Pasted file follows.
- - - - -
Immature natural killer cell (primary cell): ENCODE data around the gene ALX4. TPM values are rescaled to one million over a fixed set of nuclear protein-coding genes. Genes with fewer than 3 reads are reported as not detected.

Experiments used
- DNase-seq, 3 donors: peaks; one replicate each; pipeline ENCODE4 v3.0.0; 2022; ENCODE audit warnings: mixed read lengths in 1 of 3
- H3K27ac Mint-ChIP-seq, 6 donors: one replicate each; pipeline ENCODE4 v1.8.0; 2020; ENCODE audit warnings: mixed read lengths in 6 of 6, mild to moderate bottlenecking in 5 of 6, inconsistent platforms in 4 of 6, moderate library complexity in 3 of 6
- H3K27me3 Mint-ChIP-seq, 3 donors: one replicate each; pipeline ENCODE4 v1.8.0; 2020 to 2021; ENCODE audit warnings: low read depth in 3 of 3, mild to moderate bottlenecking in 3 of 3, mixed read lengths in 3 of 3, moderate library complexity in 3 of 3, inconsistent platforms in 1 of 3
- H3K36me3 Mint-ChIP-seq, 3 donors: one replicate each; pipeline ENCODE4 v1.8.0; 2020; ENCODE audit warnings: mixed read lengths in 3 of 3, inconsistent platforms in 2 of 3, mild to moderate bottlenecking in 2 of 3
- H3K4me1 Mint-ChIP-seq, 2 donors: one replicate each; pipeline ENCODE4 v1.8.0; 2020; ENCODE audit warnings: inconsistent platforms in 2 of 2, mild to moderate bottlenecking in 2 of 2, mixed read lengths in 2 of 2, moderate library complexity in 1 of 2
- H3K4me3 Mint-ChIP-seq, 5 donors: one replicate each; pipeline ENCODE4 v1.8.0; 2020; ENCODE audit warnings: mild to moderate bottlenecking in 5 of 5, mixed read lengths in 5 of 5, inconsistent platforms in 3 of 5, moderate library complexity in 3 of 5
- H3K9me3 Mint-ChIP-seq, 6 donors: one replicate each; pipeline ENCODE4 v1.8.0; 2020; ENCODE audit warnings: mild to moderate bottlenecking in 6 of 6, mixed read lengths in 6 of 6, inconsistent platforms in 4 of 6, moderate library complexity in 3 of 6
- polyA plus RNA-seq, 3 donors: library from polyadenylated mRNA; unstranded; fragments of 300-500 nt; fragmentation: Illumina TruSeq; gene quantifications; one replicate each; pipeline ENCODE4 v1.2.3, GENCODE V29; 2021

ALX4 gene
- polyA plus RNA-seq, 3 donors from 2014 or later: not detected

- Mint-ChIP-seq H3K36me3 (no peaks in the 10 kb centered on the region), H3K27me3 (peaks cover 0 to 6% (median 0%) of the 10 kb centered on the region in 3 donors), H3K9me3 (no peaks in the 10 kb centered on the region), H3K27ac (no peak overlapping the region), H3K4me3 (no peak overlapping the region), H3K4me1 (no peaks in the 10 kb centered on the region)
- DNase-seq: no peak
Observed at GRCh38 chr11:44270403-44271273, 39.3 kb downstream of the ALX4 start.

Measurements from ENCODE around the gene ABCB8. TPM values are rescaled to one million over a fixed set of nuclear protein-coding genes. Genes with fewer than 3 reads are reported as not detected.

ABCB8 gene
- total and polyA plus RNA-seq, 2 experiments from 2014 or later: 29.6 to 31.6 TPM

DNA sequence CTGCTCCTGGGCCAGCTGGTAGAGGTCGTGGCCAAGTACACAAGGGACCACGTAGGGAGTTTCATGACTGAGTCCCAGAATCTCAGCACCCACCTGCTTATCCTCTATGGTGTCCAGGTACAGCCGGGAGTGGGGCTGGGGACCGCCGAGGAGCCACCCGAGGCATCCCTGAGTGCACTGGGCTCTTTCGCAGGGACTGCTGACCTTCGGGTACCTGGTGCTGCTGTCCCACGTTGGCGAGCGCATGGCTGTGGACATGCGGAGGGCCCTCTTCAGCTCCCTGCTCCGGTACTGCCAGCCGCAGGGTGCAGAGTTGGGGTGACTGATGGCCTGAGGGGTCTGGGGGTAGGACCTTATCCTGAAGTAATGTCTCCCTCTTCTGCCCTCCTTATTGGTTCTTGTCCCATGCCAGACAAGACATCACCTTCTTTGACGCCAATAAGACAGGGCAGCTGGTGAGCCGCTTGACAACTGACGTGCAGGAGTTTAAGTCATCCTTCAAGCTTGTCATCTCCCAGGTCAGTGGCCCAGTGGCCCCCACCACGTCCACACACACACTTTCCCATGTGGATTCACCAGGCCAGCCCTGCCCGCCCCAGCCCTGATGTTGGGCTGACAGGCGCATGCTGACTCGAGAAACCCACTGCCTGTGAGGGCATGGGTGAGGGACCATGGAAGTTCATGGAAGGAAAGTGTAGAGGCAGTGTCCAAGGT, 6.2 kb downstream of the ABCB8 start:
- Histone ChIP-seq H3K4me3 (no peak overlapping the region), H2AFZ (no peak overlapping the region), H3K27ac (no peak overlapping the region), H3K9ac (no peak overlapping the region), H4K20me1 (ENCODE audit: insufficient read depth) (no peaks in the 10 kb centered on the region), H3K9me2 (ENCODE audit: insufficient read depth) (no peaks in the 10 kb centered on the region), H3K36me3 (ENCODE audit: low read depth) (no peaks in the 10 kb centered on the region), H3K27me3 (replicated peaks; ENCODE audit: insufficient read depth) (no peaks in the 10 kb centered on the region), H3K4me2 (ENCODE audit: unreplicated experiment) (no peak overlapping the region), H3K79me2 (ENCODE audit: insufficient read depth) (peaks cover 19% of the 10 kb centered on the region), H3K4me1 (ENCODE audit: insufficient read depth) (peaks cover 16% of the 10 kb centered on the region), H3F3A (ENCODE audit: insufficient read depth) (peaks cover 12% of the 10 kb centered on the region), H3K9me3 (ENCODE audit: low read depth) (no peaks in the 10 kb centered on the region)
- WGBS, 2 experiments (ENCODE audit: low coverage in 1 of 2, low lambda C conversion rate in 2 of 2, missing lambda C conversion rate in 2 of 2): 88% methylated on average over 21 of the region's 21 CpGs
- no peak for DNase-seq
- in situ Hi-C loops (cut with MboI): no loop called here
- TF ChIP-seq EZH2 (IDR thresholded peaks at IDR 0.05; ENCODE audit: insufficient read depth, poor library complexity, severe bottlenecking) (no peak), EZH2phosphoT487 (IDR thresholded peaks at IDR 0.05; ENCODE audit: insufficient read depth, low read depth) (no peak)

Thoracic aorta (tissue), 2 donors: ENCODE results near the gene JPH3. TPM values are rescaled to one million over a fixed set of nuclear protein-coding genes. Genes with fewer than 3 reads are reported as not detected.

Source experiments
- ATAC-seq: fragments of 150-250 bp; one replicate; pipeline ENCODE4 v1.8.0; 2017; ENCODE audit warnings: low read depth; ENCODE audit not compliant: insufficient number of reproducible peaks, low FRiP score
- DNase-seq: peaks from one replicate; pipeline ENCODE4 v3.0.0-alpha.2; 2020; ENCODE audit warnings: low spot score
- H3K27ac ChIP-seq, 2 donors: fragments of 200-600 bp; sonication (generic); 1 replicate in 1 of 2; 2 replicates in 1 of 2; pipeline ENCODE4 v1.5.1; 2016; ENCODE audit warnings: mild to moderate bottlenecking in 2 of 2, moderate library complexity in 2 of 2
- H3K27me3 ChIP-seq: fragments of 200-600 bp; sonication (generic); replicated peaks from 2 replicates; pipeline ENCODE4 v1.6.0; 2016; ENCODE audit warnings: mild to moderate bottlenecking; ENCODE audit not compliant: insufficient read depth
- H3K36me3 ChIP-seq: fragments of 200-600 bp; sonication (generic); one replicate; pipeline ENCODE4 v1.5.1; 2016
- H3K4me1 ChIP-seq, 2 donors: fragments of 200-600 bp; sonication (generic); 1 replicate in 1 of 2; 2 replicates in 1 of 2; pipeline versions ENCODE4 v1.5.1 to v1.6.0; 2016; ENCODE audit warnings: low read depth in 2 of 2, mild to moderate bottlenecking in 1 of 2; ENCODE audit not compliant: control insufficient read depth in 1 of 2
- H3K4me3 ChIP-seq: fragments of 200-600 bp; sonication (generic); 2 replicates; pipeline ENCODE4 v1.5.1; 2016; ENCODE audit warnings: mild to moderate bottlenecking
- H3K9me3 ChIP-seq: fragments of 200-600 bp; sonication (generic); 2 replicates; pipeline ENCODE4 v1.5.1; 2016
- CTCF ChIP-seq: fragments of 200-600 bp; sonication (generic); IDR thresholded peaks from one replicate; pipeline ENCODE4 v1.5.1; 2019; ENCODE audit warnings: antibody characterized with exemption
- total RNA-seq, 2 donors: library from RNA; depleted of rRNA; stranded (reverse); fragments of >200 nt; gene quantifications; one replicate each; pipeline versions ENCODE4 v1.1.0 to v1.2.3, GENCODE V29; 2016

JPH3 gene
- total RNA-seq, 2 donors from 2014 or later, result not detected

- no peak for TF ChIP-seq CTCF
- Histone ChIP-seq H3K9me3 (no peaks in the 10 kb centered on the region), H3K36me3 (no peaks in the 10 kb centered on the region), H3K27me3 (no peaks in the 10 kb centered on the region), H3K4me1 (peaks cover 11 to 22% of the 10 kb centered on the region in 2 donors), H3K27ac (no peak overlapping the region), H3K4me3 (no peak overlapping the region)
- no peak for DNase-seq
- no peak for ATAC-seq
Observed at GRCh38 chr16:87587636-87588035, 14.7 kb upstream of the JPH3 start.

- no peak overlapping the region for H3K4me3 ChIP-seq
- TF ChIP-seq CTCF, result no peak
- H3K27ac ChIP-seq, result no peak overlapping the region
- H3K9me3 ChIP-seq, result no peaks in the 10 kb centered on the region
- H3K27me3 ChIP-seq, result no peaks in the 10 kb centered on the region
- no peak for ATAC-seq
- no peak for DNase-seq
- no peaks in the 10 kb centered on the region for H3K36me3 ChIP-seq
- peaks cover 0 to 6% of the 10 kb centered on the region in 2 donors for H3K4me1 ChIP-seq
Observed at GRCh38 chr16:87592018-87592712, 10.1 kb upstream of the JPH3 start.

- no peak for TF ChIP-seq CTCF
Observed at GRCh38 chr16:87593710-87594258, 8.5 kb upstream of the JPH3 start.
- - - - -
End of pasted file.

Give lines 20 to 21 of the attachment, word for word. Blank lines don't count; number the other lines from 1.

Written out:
- Histone ChIP-seq H3K4me3 (no peak overlapping the region), H2AFZ (no peak overlapping the region), H3K27ac (no peak overlapping the region), H3K9ac (no peak overlapping the region), H4K20me1 (ENCODE audit: insufficient read depth) (no peaks in the 10 kb centered on the region), H3K9me2 (ENCODE audit: insufficient read depth) (no peaks in the 10 kb centered on the region), H3K36me3 (ENCODE audit: low read depth) (no peaks in the 10 kb centered on the region), H3K27me3 (replicated peaks; ENCODE audit: insufficient read depth) (no peaks in the 10 kb centered on the region), H3K4me2 (ENCODE audit: unreplicated experiment) (no peak overlapping the region), H3K79me2 (ENCODE audit: insufficient read depth) (peaks cover 19% of the 10 kb centered on the region), H3K4me1 (ENCODE audit: insufficient read depth) (peaks cover 16% of the 10 kb centered on the region), H3F3A (ENCODE audit: insufficient read depth) (peaks cover 12% of the 10 kb centered on the region), H3K9me3 (ENCODE audit: low read depth) (no peaks in the 10 kb centered on the region)
- WGBS, 2 experiments (ENCODE audit: low coverage in 1 of 2, low lambda C conversion rate in 2 of 2, missing lambda C conversion rate in 2 of 2): 88% methylated on average over 21 of the region's 21 CpGs